A slippery slope for amphibians?

WILDLIFE lovers are urged to participate in efforts to save three, soft, slippery creatures that live on land and in water.

Some are rarely seen, but their presence is a sign of a healthy environment.

We have only three species of native amphibian — the common frog, the natterjack toad, which is confined to sand dunes in Kerry and Wexford, and the smooth newt. People are being asked to participate in newt and frog surveys, while the toad is the subject of research.

Results from 2011 revealed that smooth newts are widespread, with positive records from counties Cavan to Cork, and from Dublin to Connemara. The Irish Wildlife Trust (IWT) survey is the first comprehensive study of its distribution.

Newts, which have a long tail and look like tiny dragons, are only found in still and slow-moving water, so the preservation of ponds, ditches and wetlands is essential to their survival.

They are scarce in agricultural land, but the IWT survey revealed that man-made habitats, particularly garden ponds and quarries, are now a significant habitat.

Newts are also found in boglands, which had previously been regarded as unsuitable for the species, and more needs to be done to assess the status of this important species in the Irish landscape, according to the IWT.

Despite recording, no newts have been found in Wexford, Offaly or Meath, while surveys are needed in Donegal, Leitrim, Tipperary, Limerick, Kilkenny, Louth, Laois, Kildare and Carlow to confirm their presence.

The survey, being carried out with the help of Dublin Zoo and Fota Wildlife Park, relies on a small army of volunteer ‘citizen scientists’ who are providing data that is promoting conservation in Ireland.

As they appear at night, newts are rarely seen. There is an opportunity around now, however, as they move out of hibernation and head for the breeding grounds. People are being urged to search their local ponds for newts, which make a popping sound when rising from the water, and training days are taking place around the country this month.

To register as a surveyor, or for more information, contact Dr Daniel Buckley at newts@iwt.ie, or on 086-3691982. Also, log on to the newt project page http://iwt.ie/what-we-do/newt-survey/. You can also check on www/iwt.ie.

The common frog, meanwhile, is our most abundant and widespread amphibian, but there are concerns about its status and possible population declines.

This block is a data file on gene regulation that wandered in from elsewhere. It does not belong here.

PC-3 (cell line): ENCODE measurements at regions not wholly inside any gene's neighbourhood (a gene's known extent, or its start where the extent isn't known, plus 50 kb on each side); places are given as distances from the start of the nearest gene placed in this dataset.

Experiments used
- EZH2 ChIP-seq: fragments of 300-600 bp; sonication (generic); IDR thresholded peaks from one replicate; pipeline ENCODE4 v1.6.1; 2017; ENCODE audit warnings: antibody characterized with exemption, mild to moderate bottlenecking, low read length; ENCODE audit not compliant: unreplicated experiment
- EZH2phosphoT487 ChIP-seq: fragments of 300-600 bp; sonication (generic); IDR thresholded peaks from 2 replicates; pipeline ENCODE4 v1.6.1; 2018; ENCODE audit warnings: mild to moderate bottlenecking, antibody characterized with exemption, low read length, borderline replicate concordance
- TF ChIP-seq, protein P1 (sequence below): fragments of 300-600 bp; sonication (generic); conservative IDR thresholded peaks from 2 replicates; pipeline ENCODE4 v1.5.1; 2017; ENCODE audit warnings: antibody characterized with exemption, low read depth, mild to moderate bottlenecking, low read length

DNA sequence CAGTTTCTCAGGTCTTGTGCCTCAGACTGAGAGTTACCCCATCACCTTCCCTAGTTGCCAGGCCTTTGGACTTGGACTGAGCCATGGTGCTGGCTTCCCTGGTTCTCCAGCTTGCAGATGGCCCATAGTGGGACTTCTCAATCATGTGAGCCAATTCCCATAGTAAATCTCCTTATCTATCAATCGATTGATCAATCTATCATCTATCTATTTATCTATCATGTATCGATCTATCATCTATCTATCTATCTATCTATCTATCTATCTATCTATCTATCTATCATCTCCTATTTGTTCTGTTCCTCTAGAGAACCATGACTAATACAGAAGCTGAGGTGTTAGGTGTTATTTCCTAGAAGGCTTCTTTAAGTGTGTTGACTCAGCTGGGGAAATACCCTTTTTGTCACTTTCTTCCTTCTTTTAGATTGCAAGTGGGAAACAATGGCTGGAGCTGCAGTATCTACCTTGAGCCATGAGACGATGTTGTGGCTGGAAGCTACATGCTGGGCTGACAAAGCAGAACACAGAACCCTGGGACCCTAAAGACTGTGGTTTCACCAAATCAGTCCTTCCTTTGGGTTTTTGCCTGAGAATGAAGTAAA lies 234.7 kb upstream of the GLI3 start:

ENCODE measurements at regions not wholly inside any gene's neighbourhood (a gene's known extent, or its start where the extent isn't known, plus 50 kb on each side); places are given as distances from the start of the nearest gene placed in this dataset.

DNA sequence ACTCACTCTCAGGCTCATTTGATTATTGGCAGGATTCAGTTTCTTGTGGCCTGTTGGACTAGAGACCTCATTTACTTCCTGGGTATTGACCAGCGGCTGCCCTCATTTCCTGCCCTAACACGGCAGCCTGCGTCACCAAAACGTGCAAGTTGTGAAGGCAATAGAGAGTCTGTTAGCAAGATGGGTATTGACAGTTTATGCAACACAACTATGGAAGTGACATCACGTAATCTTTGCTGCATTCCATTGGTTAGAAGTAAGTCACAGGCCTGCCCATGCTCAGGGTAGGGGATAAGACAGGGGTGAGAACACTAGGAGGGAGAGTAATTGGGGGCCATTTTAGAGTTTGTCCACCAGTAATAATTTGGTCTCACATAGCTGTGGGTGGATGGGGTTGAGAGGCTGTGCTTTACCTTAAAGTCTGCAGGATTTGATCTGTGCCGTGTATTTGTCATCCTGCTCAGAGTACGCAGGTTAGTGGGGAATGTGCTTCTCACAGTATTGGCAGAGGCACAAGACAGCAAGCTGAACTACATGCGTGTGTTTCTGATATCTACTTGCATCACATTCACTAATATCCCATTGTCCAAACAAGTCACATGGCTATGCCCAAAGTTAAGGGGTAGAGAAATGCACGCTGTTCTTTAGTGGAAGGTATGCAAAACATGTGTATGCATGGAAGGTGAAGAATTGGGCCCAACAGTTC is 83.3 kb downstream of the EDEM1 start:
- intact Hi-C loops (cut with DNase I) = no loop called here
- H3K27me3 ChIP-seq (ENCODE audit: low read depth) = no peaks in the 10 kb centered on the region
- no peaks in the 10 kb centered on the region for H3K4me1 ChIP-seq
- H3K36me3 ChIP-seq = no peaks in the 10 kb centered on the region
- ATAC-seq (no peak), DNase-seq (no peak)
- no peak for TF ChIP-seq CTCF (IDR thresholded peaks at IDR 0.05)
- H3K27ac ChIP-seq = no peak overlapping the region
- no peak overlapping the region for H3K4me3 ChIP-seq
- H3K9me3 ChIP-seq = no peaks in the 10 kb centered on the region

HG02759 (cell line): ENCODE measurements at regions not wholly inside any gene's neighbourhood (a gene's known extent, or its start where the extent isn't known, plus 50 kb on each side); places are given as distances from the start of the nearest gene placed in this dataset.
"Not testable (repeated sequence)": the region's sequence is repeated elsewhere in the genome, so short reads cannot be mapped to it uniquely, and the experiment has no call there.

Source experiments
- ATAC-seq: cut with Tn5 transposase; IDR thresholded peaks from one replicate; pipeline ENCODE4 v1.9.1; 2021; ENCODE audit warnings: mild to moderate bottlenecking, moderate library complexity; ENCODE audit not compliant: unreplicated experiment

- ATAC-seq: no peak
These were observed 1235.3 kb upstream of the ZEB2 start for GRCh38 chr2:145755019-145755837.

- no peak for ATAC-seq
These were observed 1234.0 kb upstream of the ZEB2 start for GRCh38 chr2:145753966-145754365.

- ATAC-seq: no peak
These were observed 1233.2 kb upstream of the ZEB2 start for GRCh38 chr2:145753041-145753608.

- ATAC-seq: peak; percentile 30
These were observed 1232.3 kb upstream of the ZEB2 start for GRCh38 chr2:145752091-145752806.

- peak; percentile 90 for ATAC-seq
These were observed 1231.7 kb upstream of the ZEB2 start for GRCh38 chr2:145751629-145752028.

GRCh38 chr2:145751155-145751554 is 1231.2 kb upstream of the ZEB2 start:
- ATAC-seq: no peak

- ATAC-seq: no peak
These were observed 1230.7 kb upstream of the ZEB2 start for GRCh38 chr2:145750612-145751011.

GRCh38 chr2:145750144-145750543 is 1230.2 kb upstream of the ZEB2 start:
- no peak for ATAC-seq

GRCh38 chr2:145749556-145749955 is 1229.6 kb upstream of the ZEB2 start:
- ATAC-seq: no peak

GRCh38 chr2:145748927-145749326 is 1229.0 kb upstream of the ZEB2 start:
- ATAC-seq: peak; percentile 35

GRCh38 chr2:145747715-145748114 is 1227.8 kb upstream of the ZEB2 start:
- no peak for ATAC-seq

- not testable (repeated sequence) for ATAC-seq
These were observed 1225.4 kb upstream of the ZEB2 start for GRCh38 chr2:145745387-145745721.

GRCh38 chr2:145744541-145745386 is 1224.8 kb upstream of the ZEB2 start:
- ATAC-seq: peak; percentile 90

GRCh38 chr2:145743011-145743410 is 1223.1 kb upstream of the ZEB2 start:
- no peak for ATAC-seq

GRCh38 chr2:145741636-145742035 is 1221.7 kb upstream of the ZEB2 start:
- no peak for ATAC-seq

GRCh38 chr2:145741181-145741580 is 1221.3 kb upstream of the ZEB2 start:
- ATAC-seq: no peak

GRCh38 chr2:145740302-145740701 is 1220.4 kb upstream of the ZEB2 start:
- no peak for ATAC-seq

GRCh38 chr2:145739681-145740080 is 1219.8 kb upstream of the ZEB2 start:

The Irish Peatland Conservation Council (IPCC) has launched its annual ‘hop to it’ frog survey to map the distribution and habitat preferences of the frog. Local wildlife enthusiasts all over the country are being asked to co-operate and to send in records of frog spawn, tadpoles, froglets and adult frogs.

One of the best places to start searching for frogs, says the IPCC, is in garden ponds. This man-made habitat will become increasingly important in future years, as the natural and wild habitats of the frog are lost to drainage and development.

February and March are the peak times for frog spawning, although spawning can occur in January, or even earlier in the south of the country if the temperature is mild enough, as has been happening this year.

Since the first ‘hop to it’ survey, in 1997, the IPCC has received more than 4,200 records. Though frogs are in decline worldwide, due to habitat destruction, pollution and infectious disease, the results of the survey, to date, show the common frog is widespread throughout Ireland, with 40% of records occurring in garden ponds.

Children can take part in the survey, but, because of dangers with water, they should go out with a parent, or another responsible adult.

The advice from the IPCC is that children should not wade into ponds, which can be deceptively deep.

Ponds, pools and stagnant water are the best places to look for frog spawn.

The arrival of males at a breeding pond is heralded by a chorus of croaking, which attracts the females. Once mating has occurred, fertilised eggs sink into the water and the jelly coat swells as it takes in water to protect the embryos.

The spawn then rises to the top of the water: it looks a bit like tapioca, which used to be a common dessert one time. Out of a clump of spawn containing 2,000 eggs, 95% of the eggs may hatch. However, only 1%-5% of the tadpoles make it through and only a handful of the original 2,000 reach sexual maturity. During spring and summer, many thousands are eaten by predators such as otters, foxes or herons, while human activities, including land drainage and road kill, are also a problem.

* For the frog survey, check out the simple online recording form for sightings of frogs and frog spawn on: www.npws.ie or www.arc-trust.org/loscan


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